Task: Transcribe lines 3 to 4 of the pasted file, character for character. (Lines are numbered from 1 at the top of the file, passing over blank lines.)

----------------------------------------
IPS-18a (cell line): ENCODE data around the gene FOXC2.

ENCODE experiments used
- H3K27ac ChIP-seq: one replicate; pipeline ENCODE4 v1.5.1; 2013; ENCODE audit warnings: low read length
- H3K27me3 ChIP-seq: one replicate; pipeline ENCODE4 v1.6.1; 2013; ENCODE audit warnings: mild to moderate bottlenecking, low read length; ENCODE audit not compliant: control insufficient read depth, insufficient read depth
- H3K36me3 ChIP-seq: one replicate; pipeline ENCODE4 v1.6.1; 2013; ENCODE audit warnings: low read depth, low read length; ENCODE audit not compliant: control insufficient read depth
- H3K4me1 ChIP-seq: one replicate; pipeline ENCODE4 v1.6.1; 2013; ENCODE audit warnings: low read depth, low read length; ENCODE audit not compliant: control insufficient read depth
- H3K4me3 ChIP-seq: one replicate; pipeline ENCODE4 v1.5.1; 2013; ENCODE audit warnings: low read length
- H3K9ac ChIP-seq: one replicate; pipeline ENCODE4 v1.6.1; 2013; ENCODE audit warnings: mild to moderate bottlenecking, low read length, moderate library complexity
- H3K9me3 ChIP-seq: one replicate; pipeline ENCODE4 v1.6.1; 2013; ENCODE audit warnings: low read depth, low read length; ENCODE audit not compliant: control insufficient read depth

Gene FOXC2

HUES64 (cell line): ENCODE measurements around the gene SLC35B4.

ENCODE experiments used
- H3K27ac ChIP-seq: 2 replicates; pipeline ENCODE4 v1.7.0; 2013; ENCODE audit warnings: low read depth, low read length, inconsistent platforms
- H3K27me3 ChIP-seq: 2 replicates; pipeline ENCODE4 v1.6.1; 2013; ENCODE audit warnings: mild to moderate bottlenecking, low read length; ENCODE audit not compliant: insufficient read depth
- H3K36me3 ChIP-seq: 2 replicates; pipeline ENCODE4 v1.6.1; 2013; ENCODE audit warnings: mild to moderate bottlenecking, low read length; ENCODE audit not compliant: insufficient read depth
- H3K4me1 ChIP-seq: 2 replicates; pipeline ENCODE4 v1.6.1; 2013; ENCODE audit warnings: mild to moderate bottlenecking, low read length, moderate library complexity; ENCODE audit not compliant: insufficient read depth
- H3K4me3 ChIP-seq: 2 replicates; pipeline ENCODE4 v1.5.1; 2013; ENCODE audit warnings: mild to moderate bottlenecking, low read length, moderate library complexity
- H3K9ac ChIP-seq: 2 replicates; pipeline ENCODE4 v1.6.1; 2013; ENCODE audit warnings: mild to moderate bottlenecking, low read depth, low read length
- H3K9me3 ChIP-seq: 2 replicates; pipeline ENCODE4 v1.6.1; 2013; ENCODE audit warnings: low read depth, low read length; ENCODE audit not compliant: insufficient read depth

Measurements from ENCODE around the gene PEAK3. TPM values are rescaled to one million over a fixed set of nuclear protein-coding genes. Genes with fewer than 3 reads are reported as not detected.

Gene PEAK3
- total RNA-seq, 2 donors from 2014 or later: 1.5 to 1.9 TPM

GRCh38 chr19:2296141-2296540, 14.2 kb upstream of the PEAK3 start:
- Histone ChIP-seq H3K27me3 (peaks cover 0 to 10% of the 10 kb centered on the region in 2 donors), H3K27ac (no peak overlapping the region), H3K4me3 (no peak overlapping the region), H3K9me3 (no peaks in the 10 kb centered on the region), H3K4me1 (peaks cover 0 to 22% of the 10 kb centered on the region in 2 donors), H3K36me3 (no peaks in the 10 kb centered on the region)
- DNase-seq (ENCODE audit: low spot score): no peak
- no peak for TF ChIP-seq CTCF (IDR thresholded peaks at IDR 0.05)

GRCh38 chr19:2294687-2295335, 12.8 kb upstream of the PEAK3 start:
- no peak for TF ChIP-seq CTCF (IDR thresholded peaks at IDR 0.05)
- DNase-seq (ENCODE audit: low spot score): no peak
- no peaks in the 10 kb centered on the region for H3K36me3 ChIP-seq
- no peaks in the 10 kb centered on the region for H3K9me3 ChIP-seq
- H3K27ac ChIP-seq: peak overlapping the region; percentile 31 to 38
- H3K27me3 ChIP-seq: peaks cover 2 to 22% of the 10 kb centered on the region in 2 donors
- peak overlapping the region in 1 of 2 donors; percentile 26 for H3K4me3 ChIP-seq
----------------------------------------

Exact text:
- H3K27ac ChIP-seq: one replicate; pipeline ENCODE4 v1.5.1; 2013; ENCODE audit warnings: low read length
- H3K27me3 ChIP-seq: one replicate; pipeline ENCODE4 v1.6.1; 2013; ENCODE audit warnings: mild to moderate bottlenecking, low read length; ENCODE audit not compliant: control insufficient read depth, insufficient read depth